The Strange Redemption Of 'Fast And Furious'
The "Fast and Furious" franchise has gone from mediocre to terrible to downright wonderful in the eyes of critics, who now can't stop praising it.
"Furious 7" is upon us. The latest installment in the "Fast and Furious" franchise hits theaters this weekend, and — look at that, they're dropping cars from planes and showing full highway action scenes in the trailer.
This film is definitely in a different ballpark from the comparatively modest street racing crime flick of 2001.
How can we measure just how much this franchise has exploded? Maybe budgets?
Universal Pictures has spent around $800 million on these films, and the budgets just keep ballooning. The next film in the series — and there almost certainly will be a next film — will easily put the total franchise price tag over a billion dollars.
How about cars destroyed? We couldn't find numbers for all seven films, but the estimates we did find add up to some serious carnage.
No, you know what? The best way to gauge this franchise is in the number of converts. Starting with "Fast Five," movie critics began forgiving the series for being little more than mindless action scenes.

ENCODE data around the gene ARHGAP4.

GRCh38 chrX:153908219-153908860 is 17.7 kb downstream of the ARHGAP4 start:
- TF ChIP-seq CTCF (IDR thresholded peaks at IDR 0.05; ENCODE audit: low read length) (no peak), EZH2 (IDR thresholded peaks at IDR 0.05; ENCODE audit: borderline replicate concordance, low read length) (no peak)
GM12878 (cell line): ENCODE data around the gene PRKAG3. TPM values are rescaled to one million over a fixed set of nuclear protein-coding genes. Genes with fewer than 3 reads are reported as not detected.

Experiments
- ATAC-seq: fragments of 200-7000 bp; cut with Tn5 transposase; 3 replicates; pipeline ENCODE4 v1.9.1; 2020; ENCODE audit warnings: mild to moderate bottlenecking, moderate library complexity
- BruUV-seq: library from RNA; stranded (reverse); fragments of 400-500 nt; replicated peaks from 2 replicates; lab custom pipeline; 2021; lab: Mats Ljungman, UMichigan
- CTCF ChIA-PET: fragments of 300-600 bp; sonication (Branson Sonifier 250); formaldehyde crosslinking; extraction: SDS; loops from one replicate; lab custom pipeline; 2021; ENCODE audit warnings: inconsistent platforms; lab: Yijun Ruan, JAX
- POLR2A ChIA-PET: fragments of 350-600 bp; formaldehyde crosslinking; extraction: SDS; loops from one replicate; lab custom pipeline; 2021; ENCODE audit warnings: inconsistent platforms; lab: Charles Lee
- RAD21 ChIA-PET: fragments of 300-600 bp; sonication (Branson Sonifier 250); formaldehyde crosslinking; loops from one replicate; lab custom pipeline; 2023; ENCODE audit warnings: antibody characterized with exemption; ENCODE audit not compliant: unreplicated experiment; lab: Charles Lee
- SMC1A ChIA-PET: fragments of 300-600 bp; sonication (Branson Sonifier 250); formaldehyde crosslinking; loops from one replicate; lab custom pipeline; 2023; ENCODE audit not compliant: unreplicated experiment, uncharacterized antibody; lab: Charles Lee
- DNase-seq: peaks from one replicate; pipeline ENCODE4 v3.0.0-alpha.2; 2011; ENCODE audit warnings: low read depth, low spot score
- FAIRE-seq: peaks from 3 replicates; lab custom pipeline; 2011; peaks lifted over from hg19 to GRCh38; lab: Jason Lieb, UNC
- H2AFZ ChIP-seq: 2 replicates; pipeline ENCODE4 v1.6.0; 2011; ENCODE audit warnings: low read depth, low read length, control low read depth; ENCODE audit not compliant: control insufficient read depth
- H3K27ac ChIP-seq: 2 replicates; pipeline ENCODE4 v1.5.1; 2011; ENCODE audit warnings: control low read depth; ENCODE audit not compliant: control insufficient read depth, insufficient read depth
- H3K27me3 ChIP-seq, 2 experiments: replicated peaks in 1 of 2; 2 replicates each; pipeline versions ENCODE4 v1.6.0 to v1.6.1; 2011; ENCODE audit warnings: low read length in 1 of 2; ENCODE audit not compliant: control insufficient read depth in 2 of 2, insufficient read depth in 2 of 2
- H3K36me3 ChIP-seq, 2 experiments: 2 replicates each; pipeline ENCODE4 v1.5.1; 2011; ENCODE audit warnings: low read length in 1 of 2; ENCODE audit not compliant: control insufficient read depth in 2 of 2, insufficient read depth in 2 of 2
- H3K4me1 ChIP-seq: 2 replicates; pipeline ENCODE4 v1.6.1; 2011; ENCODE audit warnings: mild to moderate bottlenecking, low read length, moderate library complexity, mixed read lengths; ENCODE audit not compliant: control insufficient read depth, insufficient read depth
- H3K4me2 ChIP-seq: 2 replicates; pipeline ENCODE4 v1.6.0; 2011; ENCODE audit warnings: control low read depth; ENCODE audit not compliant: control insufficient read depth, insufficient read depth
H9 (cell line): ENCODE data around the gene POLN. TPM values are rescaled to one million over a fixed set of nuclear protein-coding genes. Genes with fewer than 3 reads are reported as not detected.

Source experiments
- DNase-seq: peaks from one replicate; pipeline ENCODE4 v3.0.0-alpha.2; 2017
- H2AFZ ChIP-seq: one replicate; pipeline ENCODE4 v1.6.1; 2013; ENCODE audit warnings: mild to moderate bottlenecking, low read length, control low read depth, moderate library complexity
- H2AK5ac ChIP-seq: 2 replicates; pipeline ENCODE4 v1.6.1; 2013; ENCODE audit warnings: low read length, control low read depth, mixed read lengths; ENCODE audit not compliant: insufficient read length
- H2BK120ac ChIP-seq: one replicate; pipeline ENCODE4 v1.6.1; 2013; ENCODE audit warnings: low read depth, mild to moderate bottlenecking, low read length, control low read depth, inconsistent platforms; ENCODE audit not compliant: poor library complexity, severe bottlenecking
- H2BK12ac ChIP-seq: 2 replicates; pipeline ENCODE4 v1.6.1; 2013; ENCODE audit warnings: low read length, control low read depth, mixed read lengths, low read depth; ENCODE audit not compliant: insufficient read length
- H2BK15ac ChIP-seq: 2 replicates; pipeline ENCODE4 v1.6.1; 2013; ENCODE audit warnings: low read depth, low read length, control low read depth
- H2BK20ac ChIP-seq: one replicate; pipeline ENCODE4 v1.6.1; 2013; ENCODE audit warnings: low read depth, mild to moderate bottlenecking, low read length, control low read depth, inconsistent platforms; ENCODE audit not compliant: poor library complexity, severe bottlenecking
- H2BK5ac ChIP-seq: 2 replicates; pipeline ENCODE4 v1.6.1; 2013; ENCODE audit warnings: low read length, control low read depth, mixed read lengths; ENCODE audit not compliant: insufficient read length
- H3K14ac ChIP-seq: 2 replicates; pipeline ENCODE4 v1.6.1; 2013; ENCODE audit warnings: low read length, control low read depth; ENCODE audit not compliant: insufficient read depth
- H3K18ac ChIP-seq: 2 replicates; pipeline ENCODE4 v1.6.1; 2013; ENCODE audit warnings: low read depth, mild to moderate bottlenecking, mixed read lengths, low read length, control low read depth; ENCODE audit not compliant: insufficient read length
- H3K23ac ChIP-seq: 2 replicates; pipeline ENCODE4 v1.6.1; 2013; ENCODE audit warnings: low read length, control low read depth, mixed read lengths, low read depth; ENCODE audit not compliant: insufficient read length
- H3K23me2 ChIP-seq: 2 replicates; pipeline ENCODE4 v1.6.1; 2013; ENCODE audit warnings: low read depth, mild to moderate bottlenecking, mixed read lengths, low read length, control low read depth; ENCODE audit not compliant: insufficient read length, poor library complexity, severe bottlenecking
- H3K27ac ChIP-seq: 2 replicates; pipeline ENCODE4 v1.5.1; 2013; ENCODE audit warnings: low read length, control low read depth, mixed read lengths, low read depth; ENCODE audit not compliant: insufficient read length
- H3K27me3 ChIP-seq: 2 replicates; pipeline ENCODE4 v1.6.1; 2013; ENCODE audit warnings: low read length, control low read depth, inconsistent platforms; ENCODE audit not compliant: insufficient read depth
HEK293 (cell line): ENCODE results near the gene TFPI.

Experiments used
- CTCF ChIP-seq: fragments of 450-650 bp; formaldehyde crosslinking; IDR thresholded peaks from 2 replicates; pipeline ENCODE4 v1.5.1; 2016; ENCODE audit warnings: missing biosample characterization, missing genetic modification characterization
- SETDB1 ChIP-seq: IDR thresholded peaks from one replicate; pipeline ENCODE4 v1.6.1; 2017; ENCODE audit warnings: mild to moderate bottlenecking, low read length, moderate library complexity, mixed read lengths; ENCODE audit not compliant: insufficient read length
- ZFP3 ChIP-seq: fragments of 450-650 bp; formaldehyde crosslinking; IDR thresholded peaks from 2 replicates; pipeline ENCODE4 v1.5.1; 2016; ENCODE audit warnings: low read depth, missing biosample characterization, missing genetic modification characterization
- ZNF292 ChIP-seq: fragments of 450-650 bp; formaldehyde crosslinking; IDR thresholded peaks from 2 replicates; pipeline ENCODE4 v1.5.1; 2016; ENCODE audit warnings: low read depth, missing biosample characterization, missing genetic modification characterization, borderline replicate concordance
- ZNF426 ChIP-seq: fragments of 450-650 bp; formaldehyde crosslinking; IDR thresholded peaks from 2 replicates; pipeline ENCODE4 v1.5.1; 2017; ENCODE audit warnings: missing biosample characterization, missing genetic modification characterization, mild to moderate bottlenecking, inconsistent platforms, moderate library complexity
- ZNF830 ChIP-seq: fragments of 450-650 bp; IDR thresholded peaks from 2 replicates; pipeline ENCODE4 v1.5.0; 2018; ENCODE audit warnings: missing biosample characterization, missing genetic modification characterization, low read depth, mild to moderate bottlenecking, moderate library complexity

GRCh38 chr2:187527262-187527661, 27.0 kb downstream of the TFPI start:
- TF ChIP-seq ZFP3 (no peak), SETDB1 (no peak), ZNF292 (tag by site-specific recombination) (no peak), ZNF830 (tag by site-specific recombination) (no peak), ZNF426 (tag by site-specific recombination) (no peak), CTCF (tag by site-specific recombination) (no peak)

Today, that's escalated into odes to the glories of "Fast and Furious," testimonies about growing up with "Fast and Furious," long histories of the ethos of "Fast and Furious."
And — this is the really odd one — outright evangelism about "Fast and Furious." Headline by headline, review by review, movie critics seem determined to convince you that you should love this franchise despite its faults — just like they do.
But it's not exactly clear who they're talking to. The global box office numbers for the franchise have absolutely exploded over the last two films. There doesn't seem to be much need to win converts.
Maybe it's just the Rock effect.
This video includes images from Getty Images.
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